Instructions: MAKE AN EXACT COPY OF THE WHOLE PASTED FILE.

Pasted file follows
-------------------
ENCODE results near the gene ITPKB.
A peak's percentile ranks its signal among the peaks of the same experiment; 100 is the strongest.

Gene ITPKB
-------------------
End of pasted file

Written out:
ENCODE results near the gene ITPKB.
A peak's percentile ranks its signal among the peaks of the same experiment; 100 is the strongest.

Gene ITPKB